• Sole or Full Custody: The child or children live only with one parent. The other parent does not have the legal right to see or care for their child or children.

Although shared custody is the ideal goal, it is not always possible. The court will determine what is most beneficial for the child’s wellbeing. If the child is old enough to form an independent opinion, the court may take the child’s wishes into account.

Child Support

The law requires that a child’s parents contribute equally to the child’s upbringing. The primary way to do this is through child custody. However, if shared or equal custody is not possible, one parent may have to pay child support to make up for their diminished portion of care.

In some situations, a parent may share custody and still be required to pay child support. The court calculates each parent’s contribution as a percentage of their income. If one parent makes vastly more money than the other, their financial contribution in shared custody will be a lower percentage of their income than the lower-earning parent’s. To make the situation more equitable, the higher-earning parent may be required to pay child support.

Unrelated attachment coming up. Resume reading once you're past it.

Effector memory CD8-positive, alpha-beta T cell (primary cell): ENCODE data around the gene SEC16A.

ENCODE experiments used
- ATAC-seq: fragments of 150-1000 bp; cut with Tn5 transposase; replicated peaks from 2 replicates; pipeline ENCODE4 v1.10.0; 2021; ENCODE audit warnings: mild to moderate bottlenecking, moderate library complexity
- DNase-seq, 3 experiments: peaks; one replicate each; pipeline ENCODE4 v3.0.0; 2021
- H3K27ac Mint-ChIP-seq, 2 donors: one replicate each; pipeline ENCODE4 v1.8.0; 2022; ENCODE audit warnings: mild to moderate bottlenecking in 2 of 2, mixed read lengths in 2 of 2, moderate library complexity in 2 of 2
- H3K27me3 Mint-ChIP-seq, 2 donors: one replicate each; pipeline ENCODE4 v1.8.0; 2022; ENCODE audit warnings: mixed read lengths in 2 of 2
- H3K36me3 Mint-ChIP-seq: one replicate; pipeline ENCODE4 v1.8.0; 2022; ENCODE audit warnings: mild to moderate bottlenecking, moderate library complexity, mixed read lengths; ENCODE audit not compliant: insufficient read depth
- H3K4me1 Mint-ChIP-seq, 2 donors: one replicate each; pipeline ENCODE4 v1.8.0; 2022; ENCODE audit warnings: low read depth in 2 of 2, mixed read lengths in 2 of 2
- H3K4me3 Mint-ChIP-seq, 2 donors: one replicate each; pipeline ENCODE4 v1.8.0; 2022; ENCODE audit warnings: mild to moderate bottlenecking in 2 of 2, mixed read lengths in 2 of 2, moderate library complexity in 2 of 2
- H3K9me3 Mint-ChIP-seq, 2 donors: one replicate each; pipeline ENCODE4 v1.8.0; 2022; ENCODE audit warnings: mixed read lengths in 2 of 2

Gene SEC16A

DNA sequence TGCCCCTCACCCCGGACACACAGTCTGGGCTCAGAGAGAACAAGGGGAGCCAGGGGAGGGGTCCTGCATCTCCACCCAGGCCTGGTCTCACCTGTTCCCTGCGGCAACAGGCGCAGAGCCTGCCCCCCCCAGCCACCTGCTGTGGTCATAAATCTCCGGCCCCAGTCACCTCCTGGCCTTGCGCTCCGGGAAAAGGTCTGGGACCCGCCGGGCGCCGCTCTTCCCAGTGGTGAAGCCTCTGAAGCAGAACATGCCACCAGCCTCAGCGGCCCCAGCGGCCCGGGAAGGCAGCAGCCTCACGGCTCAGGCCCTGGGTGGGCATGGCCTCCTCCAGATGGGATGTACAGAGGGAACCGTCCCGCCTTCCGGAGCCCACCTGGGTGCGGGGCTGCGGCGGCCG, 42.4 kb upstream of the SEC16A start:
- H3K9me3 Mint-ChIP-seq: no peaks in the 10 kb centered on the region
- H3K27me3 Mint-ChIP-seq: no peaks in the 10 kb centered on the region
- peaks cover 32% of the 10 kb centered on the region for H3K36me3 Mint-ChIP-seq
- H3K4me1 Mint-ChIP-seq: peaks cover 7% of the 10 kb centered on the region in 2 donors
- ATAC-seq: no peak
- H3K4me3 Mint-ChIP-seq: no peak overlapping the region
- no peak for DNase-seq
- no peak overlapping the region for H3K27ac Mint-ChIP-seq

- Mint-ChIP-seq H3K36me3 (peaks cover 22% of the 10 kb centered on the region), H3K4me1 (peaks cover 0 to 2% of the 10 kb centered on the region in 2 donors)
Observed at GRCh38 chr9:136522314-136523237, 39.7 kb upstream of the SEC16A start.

It is natural for a family’s situation to change over time. The law understands this and allows families to make modifications to their family law agreements. If you believe that your child custody, child support, or spousal support agreement requires updating, you can work to make changes with the help of an attorney.

It is important that all changes to family law agreements occur through the court system. If you try to come to an agreement on your own, the new terms will not be legally enforceable. You may face penalties for no longer adhering to the former agreement.

FAQs About Conway, SC Family Laws

How Much Does a Family Lawyer Cost in South Carolina?

The cost of a family attorney will depend upon your case type and complexity, as well as the attorney that you use and their level of experience. Some law firms charge hourly for family law services, while others charge a percentage of the settlement. The average hourly rate for a South Carolina family lawyer is $247 per hour. To ensure that you can afford your attorney’s services, discuss rates with any potential attorneys that you interview.

What Are Some Tips for Hiring a Family Lawyer in South Carolina?